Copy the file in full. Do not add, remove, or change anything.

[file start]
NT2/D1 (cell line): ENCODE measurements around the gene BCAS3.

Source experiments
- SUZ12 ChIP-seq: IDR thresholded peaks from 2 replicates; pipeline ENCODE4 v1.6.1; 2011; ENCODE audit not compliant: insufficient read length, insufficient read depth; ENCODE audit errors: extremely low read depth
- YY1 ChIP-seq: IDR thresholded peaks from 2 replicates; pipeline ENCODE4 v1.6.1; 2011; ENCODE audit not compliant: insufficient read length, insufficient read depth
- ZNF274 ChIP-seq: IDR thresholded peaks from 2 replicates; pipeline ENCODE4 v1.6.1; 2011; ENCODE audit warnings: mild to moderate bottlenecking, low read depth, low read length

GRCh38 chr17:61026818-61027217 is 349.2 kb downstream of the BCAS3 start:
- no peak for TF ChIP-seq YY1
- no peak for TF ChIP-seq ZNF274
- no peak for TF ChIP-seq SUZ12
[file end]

NT2/D1 (cell line): ENCODE measurements around the gene BCAS3.

Source experiments
- SUZ12 ChIP-seq: IDR thresholded peaks from 2 replicates; pipeline ENCODE4 v1.6.1; 2011; ENCODE audit not compliant: insufficient read length, insufficient read depth; ENCODE audit errors: extremely low read depth
- YY1 ChIP-seq: IDR thresholded peaks from 2 replicates; pipeline ENCODE4 v1.6.1; 2011; ENCODE audit not compliant: insufficient read length, insufficient read depth
- ZNF274 ChIP-seq: IDR thresholded peaks from 2 replicates; pipeline ENCODE4 v1.6.1; 2011; ENCODE audit warnings: mild to moderate bottlenecking, low read depth, low read length

GRCh38 chr17:61026818-61027217 is 349.2 kb downstream of the BCAS3 start:
- no peak for TF ChIP-seq YY1
- no peak for TF ChIP-seq ZNF274
- no peak for TF ChIP-seq SUZ12